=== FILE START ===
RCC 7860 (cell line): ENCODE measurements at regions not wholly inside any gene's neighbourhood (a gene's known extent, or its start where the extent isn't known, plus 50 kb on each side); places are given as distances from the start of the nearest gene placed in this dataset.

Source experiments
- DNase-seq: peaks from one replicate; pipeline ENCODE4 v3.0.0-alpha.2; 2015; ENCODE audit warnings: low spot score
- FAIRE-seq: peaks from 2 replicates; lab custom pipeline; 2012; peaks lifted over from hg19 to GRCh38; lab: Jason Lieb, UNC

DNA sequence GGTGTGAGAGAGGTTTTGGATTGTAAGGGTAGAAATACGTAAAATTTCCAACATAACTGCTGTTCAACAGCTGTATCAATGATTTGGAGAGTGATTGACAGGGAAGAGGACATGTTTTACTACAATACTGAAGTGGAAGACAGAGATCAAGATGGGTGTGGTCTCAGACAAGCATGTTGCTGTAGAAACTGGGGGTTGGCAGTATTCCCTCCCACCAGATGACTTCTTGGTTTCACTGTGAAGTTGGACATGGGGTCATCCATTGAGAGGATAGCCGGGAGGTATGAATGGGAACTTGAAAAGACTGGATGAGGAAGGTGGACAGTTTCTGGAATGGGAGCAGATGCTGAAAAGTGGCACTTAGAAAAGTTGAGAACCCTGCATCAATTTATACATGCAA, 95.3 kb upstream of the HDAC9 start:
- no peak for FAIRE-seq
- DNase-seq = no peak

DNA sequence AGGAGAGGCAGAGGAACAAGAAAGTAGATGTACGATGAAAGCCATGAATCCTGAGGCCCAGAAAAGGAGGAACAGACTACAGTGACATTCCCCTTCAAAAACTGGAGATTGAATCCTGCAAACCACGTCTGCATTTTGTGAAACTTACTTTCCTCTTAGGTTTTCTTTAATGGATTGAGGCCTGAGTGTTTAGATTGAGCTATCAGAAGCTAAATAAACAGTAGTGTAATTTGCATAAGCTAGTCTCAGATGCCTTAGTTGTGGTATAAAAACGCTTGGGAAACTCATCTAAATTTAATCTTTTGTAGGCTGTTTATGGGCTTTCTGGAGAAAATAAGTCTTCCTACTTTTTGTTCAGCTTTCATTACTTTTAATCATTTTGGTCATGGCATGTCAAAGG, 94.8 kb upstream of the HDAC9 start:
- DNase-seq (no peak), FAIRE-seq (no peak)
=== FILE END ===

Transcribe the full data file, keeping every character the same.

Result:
RCC 7860 (cell line): ENCODE measurements at regions not wholly inside any gene's neighbourhood (a gene's known extent, or its start where the extent isn't known, plus 50 kb on each side); places are given as distances from the start of the nearest gene placed in this dataset.

Source experiments
- DNase-seq: peaks from one replicate; pipeline ENCODE4 v3.0.0-alpha.2; 2015; ENCODE audit warnings: low spot score
- FAIRE-seq: peaks from 2 replicates; lab custom pipeline; 2012; peaks lifted over from hg19 to GRCh38; lab: Jason Lieb, UNC

DNA sequence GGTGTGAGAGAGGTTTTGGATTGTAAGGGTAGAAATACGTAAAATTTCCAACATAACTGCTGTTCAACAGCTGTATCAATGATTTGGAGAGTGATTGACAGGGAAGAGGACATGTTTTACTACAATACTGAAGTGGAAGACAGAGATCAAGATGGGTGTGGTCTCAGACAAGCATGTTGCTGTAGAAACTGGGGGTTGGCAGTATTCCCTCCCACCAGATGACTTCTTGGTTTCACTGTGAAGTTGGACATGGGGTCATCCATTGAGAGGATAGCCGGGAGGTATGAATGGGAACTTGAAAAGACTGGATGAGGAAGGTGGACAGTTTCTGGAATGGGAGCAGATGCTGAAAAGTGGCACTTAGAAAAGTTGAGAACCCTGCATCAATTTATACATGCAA, 95.3 kb upstream of the HDAC9 start:
- no peak for FAIRE-seq
- DNase-seq = no peak

DNA sequence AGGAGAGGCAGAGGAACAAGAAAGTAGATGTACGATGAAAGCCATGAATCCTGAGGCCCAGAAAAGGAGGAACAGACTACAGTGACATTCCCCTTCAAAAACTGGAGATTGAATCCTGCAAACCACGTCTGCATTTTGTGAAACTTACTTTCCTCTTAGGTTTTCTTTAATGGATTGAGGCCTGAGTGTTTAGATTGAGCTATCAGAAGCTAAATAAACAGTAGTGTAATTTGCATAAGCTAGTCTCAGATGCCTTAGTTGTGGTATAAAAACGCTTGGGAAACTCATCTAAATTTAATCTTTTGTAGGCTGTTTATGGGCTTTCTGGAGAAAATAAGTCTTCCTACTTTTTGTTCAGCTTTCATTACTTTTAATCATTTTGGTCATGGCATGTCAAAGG, 94.8 kb upstream of the HDAC9 start:
- DNase-seq (no peak), FAIRE-seq (no peak)